We offer a rare discussion of the Japanese effort to develop a next-generation fighter aircraft. Ryo Hinata-Yamaguchi, a Reservist in the Japanese Self Defense Force and doctoral candidate at the Australian Defense Force Academy, and his co-author Eddie Walsh discuss the hard slog Japan faces as it develops, builds and then tries to sell its own fifth generation fighter.
Last year’s decision to acquire the F-35 reinforces Japan’s commitment to its strategic alliance with the United States. But it would be naive to think that Japan’s interest stems solely from a desire to help Washington just when other prominent F-35 partners appear unwilling or unable to commit to the troubled program.
For Japan, the F-35 delivers more than a fighter capable of facing off head-to-head with the latest Chinese and Russian-made adversaries. It also provides access to stealth and other next-generation (NGEN) capabilities that Japan’s defense contractors need to advance development of their own NGEN fighter.
While the F-35 provides Japan with the means to radically shift the diplomatic and military balance of power in Asia-Pacific, Japan will need to make a risky break with its past if it hopes to produce indigenous NGEN fighters. Such an effort would simultaneously require Japan to emerge as a unilateral military superpower and major exporter of military aircraft. Although there are preliminary indications that the Japanese Government may be willing to move in that direction, the program is certainly no fait accompli. While Japan can probably overcome the technical and legal hurdles facing the developing of a NGEN fighter, it remains a serious question as to whether the country will be willing to bear the steep political and diplomatic costs required.
It certainly is no secret that Japan has been actively pursuing an indigenous NGEN fighter in parallel with its efforts to import them from the United States or Europe. Japan has publicly contracted Mitsubishi Heavy Industries (MHI) to lay the foundation for this fighter under the Advanced Technology Demonstrator (ATD-X) project.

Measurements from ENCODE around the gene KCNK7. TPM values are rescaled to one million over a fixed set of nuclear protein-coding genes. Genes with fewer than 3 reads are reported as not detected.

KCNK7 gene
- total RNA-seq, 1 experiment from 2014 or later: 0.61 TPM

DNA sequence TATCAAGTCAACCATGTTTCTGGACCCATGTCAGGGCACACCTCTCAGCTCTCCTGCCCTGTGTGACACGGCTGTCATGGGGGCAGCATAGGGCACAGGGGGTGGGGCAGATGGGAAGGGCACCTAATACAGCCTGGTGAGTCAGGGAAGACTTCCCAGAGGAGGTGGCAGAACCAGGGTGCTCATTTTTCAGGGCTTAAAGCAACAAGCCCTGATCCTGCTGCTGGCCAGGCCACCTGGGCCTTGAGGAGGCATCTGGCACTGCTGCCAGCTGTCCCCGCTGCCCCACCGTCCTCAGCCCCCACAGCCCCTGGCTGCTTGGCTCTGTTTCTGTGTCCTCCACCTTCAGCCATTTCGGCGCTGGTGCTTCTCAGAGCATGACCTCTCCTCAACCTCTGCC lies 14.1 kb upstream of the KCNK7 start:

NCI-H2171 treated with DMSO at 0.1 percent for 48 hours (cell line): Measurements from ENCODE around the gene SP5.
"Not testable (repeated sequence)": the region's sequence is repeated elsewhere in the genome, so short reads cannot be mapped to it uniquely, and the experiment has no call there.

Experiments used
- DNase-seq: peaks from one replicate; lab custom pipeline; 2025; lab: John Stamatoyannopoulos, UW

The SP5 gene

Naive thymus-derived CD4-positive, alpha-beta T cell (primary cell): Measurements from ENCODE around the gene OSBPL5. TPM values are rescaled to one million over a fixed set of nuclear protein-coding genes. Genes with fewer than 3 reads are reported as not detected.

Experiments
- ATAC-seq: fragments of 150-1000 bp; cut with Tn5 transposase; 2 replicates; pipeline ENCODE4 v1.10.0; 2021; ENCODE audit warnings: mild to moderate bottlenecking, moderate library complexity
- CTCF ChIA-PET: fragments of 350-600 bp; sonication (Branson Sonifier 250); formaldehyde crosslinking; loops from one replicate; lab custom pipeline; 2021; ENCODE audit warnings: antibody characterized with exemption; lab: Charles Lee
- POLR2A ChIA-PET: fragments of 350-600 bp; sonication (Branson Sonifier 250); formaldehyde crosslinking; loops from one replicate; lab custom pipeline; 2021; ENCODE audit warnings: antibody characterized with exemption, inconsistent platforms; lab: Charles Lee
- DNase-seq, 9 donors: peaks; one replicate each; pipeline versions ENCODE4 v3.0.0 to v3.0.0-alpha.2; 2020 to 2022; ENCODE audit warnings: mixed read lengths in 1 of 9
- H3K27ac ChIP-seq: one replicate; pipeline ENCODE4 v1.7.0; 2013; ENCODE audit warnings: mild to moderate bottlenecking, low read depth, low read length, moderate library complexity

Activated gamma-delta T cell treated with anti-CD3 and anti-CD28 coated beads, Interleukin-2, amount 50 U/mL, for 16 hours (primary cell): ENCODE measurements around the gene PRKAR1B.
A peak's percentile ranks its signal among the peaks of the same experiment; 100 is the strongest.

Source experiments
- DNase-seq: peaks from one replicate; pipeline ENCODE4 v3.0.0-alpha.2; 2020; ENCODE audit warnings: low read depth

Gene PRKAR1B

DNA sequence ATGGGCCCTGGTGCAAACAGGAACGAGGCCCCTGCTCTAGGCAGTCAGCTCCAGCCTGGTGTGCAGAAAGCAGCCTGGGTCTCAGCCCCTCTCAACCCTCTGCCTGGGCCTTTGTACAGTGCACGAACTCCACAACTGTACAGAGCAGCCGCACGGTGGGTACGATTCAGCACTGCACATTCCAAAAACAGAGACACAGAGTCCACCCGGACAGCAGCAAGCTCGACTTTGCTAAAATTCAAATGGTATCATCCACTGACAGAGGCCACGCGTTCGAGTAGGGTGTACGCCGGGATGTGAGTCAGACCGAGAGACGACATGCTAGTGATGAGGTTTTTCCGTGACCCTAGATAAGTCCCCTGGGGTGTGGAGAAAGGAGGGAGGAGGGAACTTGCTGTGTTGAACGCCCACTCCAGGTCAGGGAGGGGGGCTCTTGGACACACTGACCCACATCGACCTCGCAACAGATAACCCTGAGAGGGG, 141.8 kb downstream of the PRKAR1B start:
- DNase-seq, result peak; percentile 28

Mitsubishi Heavy Industries (MHI) recently announced it has begun assembling a full-scale ATD-X fighter test model. While this marks an important milestone in Japan’s efforts to produce its own NGEN fighter, the program still has a long way to go, including overcoming some major technical hurdles.
There is little doubt that buying the F-35 will help close the gap between Japan’s R&D program and established NGEN fighter programs abroad. With time, Japan’s skilled workforce and manufacturing capabilities probably are sufficient to overcome the rest.
However, bringing the NGEN fighter development program to fruition requires more than technical capabilities. Although Japan remains the world’s third largest economy, it is questionable whether Tokyo can unilaterally support the capital outlay required to develop a peer competitor to the Chinese Chengdu J-20 or the Russian Sukhoi PAK FA — especially after the global economic crisis and last year’s Great East Japan Earthquake. The reality is that producing competitive NGEN fighters probably requires far more funding than Japanese policymakers forecast.
As a result, Japan will need to mirror the approaches used by other NGEN producers, including offsetting development costs with foreign exports. This is the only realistic business model which proves politically and economically viable for building a true NGEN fighter. Since Japan’s current laws prohibit the export of such a fighter, Tokyo therefore needs to relax or rewrite its export control restrictions. Japan’s recent moves in this direction increase the likelihood that the domestic legal barriers to exports will eventually disappear.
It would be a mistake though to assume that the challenges before Japan in developing a NGEN fighter are purely technological and legal in nature. To move the program forward, Japan will need to do far more than to just design a fighter that its military and potential buyers will find attractive. It also will have to overcome the serious political and diplomatic barriers which threaten such an initiative. Nowhere is this more evident than the considerable opposition that would arise should Japan try to export them.